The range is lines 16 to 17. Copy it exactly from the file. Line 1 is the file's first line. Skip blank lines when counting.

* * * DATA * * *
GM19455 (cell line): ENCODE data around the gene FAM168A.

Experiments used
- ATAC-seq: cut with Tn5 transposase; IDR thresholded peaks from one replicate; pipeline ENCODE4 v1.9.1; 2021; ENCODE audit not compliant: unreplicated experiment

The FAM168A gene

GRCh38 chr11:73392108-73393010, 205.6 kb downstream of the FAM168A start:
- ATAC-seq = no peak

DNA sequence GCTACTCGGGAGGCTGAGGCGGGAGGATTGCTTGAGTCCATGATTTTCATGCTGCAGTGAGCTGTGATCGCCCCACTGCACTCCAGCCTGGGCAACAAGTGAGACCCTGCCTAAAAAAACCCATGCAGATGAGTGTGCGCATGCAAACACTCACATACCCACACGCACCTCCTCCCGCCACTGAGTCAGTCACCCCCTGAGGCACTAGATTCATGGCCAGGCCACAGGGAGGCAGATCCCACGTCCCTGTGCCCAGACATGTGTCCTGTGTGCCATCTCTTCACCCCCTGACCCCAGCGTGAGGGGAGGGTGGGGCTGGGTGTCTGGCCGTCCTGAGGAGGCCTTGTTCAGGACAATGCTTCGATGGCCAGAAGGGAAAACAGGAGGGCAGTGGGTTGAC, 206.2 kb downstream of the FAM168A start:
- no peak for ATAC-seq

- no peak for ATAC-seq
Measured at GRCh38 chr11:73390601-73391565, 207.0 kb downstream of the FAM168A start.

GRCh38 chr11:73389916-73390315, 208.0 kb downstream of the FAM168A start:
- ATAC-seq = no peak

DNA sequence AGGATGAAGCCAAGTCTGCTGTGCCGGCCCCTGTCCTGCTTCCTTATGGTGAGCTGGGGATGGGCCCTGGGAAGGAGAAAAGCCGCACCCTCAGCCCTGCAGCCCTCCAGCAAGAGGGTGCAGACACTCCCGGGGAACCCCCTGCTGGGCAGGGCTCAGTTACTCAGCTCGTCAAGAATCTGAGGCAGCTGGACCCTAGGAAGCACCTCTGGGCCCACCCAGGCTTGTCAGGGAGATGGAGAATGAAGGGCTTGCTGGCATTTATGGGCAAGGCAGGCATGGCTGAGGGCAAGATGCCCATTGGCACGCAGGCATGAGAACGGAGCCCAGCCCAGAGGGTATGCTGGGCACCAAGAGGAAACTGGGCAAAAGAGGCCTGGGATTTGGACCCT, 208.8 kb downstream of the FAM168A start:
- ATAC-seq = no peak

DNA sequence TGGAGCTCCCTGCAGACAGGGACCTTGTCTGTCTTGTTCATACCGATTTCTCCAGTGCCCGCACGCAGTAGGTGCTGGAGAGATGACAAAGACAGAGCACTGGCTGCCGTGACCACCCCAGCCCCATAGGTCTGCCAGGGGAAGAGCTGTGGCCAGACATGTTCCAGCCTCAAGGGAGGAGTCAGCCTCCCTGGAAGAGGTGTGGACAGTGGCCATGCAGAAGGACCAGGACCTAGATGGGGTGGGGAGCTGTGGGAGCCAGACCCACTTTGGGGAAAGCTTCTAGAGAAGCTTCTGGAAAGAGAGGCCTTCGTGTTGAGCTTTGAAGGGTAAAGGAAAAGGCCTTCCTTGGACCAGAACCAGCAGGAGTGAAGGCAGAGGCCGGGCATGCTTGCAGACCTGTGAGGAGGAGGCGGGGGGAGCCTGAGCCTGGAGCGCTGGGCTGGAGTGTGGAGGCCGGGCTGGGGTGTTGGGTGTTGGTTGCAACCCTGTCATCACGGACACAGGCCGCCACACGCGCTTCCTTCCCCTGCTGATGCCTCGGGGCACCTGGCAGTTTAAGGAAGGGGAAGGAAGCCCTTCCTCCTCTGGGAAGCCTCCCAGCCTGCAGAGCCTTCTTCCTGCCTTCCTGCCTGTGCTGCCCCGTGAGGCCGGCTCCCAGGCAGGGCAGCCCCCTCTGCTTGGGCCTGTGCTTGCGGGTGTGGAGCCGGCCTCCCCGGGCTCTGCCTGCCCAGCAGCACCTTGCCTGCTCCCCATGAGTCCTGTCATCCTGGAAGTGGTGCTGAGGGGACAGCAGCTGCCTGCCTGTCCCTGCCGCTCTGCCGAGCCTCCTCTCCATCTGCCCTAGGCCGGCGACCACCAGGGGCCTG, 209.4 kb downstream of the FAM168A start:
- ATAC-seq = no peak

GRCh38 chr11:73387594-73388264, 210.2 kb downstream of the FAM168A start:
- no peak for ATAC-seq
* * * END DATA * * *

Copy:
- ATAC-seq = no peak

GRCh38 chr11:73387594-73388264, 210.2 kb downstream of the FAM168A start: